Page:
Esquel, Argentina Rejects Mining Proposal
In a referendum held March 23, 2003, residents of a town in Argentina's pristine Patagonian region declared a resounding "no" to gold mining. In an 80 percent majority-- out of a 75% turnout-- the citizens of Esquel (population 30,000) voted against a proposal by Meridian Gold to dig an open-pit gold mine less than 7 kilometres from their town.
"The Esquel community has expressed its political will: that the Canadian company Meridian Gold should immediately leave this project and leave Esquel," said Pablo Quintana, of the Asamblea de Vecinos Autoconvocados, an informal association of local citizens opposed to the project.
The referendum took place peacefully, with 75 percent of residents turning out to vote-- higher than usual for other elections. In recent months, thousands of the town's residents have taken to the streets in protest of the proposal, concerned about impacts on the region's vibrant ecotourism indsutry, trout fisheries, and agriculture, and increased pressure on already scarce water supplies.
The proposed mine is located just 28 miles from the Los Alerces National Park, an important tourist destination and home to an endangered species of tree known as the alerce, a southern relative of the giant sequoia that can live to be 2,000 or 3,000 years old.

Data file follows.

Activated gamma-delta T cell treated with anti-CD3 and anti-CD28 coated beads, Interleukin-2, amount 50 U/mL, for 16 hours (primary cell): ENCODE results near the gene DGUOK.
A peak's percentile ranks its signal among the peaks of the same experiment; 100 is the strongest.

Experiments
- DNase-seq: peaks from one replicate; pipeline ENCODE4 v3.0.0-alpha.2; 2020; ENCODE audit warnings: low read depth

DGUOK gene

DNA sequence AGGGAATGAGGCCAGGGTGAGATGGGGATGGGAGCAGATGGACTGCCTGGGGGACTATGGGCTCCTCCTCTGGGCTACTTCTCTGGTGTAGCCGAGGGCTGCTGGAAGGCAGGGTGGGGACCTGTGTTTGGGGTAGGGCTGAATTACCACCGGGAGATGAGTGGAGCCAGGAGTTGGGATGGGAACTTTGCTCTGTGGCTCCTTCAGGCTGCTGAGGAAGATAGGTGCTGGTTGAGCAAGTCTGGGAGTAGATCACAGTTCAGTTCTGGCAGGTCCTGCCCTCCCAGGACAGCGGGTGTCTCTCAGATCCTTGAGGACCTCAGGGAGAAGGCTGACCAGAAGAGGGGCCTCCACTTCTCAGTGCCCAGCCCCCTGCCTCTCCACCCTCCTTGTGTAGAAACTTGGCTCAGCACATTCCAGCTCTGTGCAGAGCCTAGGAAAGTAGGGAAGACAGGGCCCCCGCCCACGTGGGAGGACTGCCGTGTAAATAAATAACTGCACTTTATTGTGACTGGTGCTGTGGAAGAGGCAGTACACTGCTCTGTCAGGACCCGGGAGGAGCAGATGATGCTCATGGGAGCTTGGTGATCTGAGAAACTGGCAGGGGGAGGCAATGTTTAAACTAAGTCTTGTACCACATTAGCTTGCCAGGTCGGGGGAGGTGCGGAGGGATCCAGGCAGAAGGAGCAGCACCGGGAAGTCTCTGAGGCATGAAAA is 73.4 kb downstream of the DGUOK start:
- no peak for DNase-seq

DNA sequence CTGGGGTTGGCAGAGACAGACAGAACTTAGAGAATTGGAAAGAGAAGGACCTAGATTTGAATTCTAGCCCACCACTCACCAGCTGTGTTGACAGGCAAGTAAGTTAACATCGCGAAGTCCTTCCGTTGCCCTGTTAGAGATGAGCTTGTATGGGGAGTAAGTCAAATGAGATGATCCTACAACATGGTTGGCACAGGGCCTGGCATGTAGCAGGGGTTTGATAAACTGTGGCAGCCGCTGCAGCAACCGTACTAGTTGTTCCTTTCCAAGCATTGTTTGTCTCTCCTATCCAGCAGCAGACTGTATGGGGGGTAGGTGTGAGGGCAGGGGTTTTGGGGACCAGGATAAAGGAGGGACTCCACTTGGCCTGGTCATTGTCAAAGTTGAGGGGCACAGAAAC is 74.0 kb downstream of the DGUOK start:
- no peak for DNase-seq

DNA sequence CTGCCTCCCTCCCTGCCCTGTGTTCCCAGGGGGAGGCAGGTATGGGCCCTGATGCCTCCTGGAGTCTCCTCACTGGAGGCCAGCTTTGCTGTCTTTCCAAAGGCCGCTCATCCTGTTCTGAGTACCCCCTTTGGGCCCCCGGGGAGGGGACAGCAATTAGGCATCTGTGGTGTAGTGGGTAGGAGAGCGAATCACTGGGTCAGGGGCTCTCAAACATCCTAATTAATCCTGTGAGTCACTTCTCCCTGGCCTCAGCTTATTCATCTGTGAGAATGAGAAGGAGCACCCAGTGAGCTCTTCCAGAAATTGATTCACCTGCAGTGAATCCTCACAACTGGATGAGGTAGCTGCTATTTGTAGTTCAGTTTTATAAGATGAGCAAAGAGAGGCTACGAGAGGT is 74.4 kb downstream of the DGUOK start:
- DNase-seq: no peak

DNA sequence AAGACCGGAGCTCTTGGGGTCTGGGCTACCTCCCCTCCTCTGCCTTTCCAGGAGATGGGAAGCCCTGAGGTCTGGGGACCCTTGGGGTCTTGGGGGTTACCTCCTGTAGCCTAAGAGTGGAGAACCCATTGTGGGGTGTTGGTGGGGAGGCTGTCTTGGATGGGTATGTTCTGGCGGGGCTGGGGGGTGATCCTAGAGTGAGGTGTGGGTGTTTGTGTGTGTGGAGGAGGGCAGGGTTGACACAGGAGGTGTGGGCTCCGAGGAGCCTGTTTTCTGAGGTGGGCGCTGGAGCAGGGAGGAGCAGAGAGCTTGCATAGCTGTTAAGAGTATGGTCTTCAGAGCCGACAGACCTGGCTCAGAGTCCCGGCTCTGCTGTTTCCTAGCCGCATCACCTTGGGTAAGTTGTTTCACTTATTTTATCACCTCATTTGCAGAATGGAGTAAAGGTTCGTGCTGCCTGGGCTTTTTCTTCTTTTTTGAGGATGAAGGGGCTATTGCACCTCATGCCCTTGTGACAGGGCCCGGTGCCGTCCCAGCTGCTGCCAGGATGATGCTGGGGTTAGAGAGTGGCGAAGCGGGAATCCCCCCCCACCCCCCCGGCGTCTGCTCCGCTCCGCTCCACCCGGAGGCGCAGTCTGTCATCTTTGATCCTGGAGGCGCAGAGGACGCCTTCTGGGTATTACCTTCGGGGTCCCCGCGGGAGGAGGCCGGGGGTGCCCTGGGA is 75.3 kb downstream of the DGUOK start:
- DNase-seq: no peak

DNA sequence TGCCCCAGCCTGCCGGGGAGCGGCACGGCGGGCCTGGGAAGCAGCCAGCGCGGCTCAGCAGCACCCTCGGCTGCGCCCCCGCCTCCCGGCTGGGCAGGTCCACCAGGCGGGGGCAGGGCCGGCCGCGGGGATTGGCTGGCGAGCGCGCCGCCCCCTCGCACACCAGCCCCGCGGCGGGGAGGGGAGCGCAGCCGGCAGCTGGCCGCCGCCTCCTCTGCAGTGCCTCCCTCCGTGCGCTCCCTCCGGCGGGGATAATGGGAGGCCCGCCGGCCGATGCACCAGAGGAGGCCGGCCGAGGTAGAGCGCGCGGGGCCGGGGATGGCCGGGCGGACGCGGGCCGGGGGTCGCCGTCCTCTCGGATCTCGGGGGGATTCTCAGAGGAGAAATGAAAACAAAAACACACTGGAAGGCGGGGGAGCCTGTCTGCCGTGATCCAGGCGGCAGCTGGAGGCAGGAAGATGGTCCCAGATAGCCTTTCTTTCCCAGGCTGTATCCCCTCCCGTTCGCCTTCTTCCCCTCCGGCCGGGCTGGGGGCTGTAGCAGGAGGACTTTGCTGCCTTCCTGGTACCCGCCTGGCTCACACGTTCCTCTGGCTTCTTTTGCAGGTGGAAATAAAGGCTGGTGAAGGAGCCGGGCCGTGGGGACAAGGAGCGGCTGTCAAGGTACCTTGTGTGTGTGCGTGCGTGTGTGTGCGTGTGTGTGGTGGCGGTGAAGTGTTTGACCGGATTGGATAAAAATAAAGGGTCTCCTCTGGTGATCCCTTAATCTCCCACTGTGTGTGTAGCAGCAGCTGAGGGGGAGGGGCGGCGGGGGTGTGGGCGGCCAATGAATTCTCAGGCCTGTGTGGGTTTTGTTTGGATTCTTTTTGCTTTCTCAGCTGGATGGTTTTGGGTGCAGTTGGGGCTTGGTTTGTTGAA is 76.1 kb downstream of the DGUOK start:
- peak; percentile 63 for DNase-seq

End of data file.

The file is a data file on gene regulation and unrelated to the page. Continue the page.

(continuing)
Impacts on freshwater quality and supply have local residents seriously concerned. Meridian proposes to dump contaminated mine tailings and waste rock in a holding area that could leak into local aquifers and streams. The Willimanco lagoon, that provides drinking water to the Esquel population may be at risk if any seepage or acid drainage occurs even years after the closure of the mine.
Says Payal Sampat of the Mineral Policy Centre, "The people of Esquel have made a courageous decision that the mining industry and the Argentinean government must respect."
Adds Greenpeace Argentina's Veronica Odriozola: "The people of Esquel are saying today that they want and need jobs for everyone in the community-- but these must be based on sustainable activities. They do not wish to pay the price of gold mining, and this is a historic decision for a poor country."
The Environmental Impact Assessment (EIA) published by Meridian Gold is flawed and inadequate, according to a report recently completed by Dr. Robert Moran, a hydrogeologist and geochemist who surveyed the proposed mine site at Esquel in February. According to Dr. Moran, "the EIA certainly would not be acceptable to regulators in western European countries, the U.S.A. or Canada." The report adds, "The wastes that will result from this mine would remain on the top of this mountain forever."
Commissioned by Mineral Policy Centre and Greenpeace Argentina, the report also states: "Esquel is the classic example... where an EIA describes short-term benefits and solutions, but fails to even begin to consider long- term consequences."
Dr. Moran's report, Esquel, Argentina: Predictions and Promises of a Flawed EIA, describes in detail the mine's potential impacts, including problems with the area's water supplies.